UK Industrial Production figures drop in August, pushing GDP to fall by 0.1%.
Brexit uncertainty and global economic slowdown impact UK economy
- UK gross domestic product (GDP) fell by 0.1% in August.
- Despite weak production figures, services saw an increase with TV and film production being the largest positive contributor for the sector.
- Investors should remain cautious about their exposure to the UK.
The latest release of UK economic data from the ONS makes it apparent political uncertainty now weighs heavily on the British economy. Year-on-year Industrial Production figures in August fell below the consensus of -0.85%, down to -1.8%, with figures confirming the ongoing weakness in this segment of the economy. Manufacturing production, which makes up around 80% of overall industrial production, also fell short of the market consensus of -0.55 in August, down to -1.7% on an annual basis.
The UK economy grew 0.3% on average in the three months to August, above the market expectations of 0%. Despite the weak production figures, services saw an increase, with TV and film production being the largest positive contributor for the sector, which in general has stood up well in the political storm. From a macro perspective, global economic slowdown starts to have an impact not just on the UK but other developed countries as well.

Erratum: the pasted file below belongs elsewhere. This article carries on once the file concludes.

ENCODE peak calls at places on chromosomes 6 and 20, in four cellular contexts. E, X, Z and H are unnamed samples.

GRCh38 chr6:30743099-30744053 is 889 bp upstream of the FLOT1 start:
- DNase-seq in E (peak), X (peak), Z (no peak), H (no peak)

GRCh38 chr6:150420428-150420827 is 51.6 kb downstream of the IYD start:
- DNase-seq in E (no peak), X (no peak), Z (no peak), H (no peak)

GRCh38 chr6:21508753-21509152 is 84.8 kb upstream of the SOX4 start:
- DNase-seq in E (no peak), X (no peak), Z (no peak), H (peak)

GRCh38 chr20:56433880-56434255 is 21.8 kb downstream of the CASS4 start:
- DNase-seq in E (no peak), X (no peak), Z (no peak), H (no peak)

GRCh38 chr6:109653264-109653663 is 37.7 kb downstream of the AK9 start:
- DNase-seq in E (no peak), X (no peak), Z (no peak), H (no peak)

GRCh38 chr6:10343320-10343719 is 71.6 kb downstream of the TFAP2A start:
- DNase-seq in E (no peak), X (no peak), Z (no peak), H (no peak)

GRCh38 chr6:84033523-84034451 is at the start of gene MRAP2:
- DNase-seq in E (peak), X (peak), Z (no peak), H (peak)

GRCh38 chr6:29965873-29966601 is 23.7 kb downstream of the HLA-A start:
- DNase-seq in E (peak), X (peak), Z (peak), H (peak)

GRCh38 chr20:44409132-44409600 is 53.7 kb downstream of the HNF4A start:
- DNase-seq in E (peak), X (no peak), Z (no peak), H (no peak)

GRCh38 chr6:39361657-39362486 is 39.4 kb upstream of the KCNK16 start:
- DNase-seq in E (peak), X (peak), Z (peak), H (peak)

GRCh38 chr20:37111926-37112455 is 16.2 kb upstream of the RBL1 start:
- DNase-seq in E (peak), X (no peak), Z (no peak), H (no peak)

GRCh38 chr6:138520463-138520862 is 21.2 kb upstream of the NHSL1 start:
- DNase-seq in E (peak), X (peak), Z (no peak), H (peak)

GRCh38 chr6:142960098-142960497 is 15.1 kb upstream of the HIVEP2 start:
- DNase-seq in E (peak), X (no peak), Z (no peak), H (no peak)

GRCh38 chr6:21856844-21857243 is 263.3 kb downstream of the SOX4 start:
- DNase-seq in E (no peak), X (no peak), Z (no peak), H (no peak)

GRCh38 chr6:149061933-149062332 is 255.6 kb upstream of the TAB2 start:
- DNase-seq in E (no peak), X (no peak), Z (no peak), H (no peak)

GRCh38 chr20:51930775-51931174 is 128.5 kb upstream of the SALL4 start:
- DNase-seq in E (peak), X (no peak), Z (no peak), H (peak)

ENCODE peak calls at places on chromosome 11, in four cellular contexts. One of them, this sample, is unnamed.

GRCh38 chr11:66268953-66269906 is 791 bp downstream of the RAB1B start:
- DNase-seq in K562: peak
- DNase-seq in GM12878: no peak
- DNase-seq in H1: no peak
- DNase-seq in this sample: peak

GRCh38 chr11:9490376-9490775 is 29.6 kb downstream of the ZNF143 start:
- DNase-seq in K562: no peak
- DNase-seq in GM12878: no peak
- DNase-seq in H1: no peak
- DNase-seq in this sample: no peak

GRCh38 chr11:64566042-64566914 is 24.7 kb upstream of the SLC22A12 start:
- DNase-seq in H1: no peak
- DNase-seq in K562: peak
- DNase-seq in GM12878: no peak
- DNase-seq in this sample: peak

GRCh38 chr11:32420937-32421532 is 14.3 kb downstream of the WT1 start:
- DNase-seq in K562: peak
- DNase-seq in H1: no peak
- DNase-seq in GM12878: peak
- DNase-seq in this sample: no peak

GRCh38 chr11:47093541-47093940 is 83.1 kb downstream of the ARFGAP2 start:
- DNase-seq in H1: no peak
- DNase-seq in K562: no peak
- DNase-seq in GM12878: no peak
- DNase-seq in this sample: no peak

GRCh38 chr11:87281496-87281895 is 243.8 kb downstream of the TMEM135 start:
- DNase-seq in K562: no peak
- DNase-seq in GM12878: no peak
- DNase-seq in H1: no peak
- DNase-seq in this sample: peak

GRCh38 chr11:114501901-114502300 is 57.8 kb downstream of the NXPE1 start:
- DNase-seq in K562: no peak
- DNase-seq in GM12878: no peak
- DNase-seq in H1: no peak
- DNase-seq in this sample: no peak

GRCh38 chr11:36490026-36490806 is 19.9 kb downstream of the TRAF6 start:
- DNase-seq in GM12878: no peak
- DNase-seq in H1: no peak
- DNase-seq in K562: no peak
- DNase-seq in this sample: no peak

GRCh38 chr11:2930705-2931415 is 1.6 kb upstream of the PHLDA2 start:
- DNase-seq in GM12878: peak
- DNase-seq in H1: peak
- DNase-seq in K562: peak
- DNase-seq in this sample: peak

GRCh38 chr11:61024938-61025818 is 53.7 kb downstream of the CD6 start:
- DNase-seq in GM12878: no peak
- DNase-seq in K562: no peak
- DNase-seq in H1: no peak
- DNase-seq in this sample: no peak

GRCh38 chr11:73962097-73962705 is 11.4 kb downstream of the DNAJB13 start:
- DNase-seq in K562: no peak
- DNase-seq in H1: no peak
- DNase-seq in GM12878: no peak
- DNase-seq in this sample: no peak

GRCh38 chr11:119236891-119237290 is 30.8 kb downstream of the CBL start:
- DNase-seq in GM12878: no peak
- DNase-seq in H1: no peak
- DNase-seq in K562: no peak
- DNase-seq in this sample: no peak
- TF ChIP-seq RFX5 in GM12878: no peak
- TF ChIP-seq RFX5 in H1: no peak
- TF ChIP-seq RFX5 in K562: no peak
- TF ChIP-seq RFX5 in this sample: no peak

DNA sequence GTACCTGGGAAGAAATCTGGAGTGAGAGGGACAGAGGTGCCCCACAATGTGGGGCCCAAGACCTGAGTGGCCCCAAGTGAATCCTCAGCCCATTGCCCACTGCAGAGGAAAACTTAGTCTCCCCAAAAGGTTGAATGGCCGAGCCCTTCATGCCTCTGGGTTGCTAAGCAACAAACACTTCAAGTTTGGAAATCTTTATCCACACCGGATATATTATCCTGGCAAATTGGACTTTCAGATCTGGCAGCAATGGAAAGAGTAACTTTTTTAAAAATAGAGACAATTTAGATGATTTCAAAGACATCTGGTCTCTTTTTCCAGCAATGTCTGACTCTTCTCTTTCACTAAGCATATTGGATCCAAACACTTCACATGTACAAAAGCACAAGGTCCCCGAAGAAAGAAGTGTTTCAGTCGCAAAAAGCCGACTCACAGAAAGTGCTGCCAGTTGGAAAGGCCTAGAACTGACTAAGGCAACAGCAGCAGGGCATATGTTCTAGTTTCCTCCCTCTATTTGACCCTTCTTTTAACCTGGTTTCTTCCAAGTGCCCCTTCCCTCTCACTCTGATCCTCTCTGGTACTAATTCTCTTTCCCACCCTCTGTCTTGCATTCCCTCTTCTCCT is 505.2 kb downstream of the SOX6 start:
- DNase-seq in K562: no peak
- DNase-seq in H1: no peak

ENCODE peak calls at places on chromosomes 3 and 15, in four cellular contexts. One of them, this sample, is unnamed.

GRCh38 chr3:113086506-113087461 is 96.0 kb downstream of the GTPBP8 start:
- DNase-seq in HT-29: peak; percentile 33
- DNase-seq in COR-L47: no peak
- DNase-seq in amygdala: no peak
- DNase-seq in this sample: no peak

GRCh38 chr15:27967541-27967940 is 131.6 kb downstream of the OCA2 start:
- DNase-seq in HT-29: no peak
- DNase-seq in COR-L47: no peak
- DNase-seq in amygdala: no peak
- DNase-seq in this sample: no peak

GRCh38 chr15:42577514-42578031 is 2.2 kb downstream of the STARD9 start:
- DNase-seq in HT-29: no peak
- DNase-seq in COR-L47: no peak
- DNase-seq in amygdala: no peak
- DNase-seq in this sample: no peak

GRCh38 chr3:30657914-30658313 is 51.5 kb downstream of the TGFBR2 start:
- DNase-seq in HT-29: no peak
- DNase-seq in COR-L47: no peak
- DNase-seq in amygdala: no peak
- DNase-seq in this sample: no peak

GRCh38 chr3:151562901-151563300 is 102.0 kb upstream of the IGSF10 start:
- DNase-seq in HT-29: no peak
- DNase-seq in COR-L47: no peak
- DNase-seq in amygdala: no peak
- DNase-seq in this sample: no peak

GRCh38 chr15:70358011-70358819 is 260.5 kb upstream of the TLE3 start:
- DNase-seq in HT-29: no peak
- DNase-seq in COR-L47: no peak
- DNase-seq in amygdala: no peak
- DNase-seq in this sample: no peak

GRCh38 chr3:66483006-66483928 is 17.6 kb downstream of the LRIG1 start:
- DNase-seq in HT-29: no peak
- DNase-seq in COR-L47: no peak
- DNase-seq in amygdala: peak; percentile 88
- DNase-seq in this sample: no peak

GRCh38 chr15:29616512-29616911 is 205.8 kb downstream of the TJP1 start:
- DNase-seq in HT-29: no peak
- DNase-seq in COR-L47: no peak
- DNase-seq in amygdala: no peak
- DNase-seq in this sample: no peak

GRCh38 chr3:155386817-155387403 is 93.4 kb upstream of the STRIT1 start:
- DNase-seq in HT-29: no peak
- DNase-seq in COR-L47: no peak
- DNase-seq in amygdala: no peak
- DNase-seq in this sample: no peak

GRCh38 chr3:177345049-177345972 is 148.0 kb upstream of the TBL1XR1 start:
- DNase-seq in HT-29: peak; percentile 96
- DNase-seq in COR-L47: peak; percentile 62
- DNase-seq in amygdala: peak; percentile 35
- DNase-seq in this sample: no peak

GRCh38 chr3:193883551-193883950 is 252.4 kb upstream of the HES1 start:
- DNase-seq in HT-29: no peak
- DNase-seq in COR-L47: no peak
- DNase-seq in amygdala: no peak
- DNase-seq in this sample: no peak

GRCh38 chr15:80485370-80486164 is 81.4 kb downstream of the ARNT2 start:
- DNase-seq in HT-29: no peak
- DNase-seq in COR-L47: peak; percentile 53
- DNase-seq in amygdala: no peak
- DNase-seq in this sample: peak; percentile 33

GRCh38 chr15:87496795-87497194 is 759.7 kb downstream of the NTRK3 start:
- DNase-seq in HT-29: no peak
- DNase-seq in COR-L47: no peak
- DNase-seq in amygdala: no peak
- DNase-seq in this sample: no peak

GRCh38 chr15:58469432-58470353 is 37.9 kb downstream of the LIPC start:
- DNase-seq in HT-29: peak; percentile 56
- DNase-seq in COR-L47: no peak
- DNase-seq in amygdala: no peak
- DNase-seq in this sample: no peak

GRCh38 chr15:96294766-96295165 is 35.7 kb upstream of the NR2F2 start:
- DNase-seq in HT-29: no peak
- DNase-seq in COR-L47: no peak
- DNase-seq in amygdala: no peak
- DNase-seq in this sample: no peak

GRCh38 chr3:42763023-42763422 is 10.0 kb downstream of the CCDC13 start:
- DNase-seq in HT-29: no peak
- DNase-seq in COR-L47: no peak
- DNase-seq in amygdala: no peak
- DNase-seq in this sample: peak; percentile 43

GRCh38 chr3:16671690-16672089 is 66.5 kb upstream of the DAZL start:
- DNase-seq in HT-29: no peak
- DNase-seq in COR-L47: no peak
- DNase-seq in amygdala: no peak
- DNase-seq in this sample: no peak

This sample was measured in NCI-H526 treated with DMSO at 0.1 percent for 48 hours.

Last but not least, the year-on-year UK Construction output rose above the market expectations of -0.2%, up to 2.4% in August with the main driver for the sector being new work which was a bit offset by the poor performing repair and maintenance segments.
Economic growth in July was revised upwards to 0.4%, offsetting the poor performance seen in August. Fears of a recession have dominated the news since the second quarter of the year saw the economy shrink for the first time since 2012. A recession is defined by two consecutive quarters showing contraction, which seemed possible after the second quarter. However, despite the contraction in August, thoughts of a looming technical recession have mostly been relaxed thanks to the revised July figures.
Considering all that, investors should still be cautious about their exposure to the UK at the moment. Currently, risky assets such as equities are trading at very attractive multiples, however not without a reason. As the Brexit deadline gets ever closer and there continues to be no indication about leaving with a deal with the EU, the prospects for the British economy remain behind the positive line.
All information given including prices, yields and our opinion is correct at the time of publication. Our opinions on investments can change at any time and for our latest view please go to www.share.com. To understand how our Investment research team arrive at their views please read our Investment Research Policy.